At those times, the brain is in a state in which the prefrontal cortex is neither connected to nor soothing the subcortical system. Without that soothing and connection, we lose a pause between what we feel and what we do. These more primitive parts of our bodies and brains care only about our personal survival; they have no interest in maintaining the vulnerability of intimacy. Us evaporates and becomes you and me, adversaries in a cold world of I win, you lose.

Us is the seat of closeness. You and me is the seat of adversarial contest. You and me is great when you are confronting a tiger, but less so when you are confronting your spouse, your boss, or your child. In those fraught moments, what makes it so hard to keep a cool head is a million or so years of evolution, plus one other powerful force: trauma. Trauma pulls you into survival mode, in which you are clenching your fists for the fight or clamping your jaws shut like a fortress. And the more trauma you sustained as a child, the more compelling you and me becomes.

If you are thinking, Well, gosh, I didn’t have much trauma growing up, my answer is maybe. We’ll talk about it later. But before you make up your mind, why not settle into my discussion of childhood trauma? Because sometimes it doesn’t take much. Depending on your constitution and a host of other variables, it may take only a slight tap on the egg to produce fissures that can last a lifetime.

 

What’s Your Trauma?

When I’m working with a couple, I have one important question in my mind. It’s not What are the stressors? Stressors—like the pandemic, money woes, mismatched sex drives, kids, and in-laws—are all important, but a well-functioning couple can handle a reasonable amount of stress. The critical question I think about is not even What is the dynamic, the choreography, between you? That’s also an important question, but it’s not the most essential. The central question I ask myself during a therapy session is simply this one: Which part of you am I talking to? 

Am I talking to the mature part of you, the one who’s present in the here and now? This is the part I call the Wise Adult. That’s the part that cares about us. Or am I speaking to a triggered part of you, to your adversarial you and me consciousness? The triggered part of you sees things through the prism of the past. I believe there’s no such thing as overreacting; it’s just that what someone is reacting to may no longer be what’s in front of them. One of the blessings that partners in intimate relationships bestow upon each other is the simple and healing gift of their presence. But in order to be present with your partner, you must yourself be in the present, not saturated by your past.

The phrase trauma memory is really a misnomer. You don’t remember trauma; you relive it. The combat vet who hears a car backfire and suddenly spins around like he’s gripping a rifle is not thinking, Now I’m walking down Main Street remembering combat. In that flash moment, the vet is viscerally back at war. The past superimposes itself onto the present, fundamentally confusing the mind. When our trauma is triggered, we might physically spring into fight-or-flight mode. Faced with an overwhelming shock—infidelity, for example—I’ve seen patients gasp and head for the door before they came to in my hallway. 

But most of us do not reenact the experience of the trauma itself. Instead, we act out the coping strategy that we evolved to deal with it. You were emotionally abandoned throughout your childhood, and so you’ve grown into a charming seducer, expert at securing others’ attention. Or you were intruded upon as a child, and now you operate behind walls; you are adept at keeping people out. I speak of this compensating part of us as the Adaptive Child.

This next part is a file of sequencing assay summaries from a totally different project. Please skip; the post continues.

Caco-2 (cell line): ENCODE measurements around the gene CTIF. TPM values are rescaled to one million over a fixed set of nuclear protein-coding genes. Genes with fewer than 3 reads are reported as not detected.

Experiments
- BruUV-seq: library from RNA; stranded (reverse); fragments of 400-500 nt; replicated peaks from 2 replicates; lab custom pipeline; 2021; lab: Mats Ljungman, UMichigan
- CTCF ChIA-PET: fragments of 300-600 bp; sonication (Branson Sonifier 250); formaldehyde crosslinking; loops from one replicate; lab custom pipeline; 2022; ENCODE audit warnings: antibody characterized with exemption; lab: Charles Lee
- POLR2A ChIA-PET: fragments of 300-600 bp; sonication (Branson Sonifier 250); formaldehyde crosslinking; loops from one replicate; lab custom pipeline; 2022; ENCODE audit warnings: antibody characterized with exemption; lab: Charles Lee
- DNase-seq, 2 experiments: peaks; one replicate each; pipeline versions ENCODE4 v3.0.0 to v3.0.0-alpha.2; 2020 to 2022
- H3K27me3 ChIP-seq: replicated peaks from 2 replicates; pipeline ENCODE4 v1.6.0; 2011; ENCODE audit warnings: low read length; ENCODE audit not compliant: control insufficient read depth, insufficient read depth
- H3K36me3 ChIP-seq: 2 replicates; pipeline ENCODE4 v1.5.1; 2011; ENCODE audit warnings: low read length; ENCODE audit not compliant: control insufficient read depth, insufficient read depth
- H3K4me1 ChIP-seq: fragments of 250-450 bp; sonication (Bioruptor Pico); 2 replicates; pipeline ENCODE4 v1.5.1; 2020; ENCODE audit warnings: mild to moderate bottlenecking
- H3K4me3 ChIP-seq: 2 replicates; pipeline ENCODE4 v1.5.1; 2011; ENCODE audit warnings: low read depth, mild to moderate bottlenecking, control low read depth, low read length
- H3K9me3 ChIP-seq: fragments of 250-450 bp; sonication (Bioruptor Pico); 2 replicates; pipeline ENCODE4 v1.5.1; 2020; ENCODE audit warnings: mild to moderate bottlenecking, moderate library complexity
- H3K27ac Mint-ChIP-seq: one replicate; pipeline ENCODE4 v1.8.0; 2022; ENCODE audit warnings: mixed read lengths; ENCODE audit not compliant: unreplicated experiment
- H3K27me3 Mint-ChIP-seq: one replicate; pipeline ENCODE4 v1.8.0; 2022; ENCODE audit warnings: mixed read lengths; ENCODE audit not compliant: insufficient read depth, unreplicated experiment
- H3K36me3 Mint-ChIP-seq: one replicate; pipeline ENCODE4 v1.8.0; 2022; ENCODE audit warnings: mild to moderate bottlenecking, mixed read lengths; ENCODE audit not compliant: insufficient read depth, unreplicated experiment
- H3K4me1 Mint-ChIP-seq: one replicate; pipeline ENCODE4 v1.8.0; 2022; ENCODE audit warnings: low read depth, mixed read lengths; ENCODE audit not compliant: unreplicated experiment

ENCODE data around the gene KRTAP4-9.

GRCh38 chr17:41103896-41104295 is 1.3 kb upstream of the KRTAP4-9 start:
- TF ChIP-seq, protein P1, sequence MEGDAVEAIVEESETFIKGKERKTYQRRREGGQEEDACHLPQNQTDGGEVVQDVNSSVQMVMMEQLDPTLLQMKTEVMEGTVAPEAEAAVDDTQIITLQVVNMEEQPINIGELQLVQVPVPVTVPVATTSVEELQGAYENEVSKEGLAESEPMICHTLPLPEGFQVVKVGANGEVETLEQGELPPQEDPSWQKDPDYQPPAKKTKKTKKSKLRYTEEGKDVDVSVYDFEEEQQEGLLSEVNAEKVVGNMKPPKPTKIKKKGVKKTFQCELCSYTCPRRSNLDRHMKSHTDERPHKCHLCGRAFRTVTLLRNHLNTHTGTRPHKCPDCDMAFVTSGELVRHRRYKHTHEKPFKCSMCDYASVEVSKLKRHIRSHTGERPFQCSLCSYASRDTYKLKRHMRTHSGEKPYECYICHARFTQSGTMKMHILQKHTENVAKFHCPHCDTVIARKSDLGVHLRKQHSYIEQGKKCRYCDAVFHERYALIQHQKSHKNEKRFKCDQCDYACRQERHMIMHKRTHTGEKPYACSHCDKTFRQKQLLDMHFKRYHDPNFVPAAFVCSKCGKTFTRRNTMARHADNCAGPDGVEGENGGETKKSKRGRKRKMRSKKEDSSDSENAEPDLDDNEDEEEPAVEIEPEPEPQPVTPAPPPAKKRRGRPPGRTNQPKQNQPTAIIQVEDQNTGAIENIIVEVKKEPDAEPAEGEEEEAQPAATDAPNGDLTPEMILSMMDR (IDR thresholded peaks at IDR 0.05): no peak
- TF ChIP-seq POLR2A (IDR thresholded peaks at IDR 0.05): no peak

One of my great mentors, Pia Mellody, spoke of the Adaptive Child as a “kid in grown-up’s clothing.” The Adaptive Child is a child’s version of an adult, the you that you cobbled together in the absence of healthy parenting. Here’s a chart detailing the traits of the Adaptive Child, as distinct from the Wise Adult.

 

Adaptive Child   Wise Adult

Black & White    Nuanced

Perfectionistic    Realistic

Relentless         Forgiving

Rigid                 Flexible

Harsh                Warm

Hard                 Yielding

Certain              Humble

Tight in body      Relaxed in body

 

I’d like you to notice a few things as you look at this chart. First of all, see how tight, certain, and black and white the Adaptive Child is? One of my clients said that her Adaptive Child was like a little fundamentalist who lived inside her. This is in contrast to the flexibility, humility, and appreciation of nuance that are characteristic of the Wise Adult—qualities you may also recognize, from the literature on adult development, as those associated with emotional maturity.

Goop Press Series

Us
Intuitive Fasting
The Hormone Shift
Gut Feelings
Eating from Our Roots
A Map to Your Soul

About the Author

Terrence Real
Terrence Real is the bestselling author of I Don’t Want to Talk About It: Overcoming the Secret Legacy of Male Depression and How Can I Get Through to You?: Reconnecting Men and Women. He has been a practicing family therapist for more than 20 years and has lectured and held workshops across the country. In March 2002, Real founded the Relational Life Institute. His work has been featured on Today and Good Morning America, as well as in The New York Times, Psychology Today, Esquire, and numerous academic publications. More by Terrence Real
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About the Author

Bruce Springsteen
Bruce Springsteen has been inducted into the Rock and Roll Hall of Fame and the Songwriters Hall of Fame. He is the recipient of twenty Grammy Awards, an Academy Award, a Tony Award, and a Kennedy Center Honor. He is the author of the New York Times bestseller Born to Run, and he was awarded the Presidential Medal of Freedom in 2016. He lives in New Jersey with his family. More by Bruce Springsteen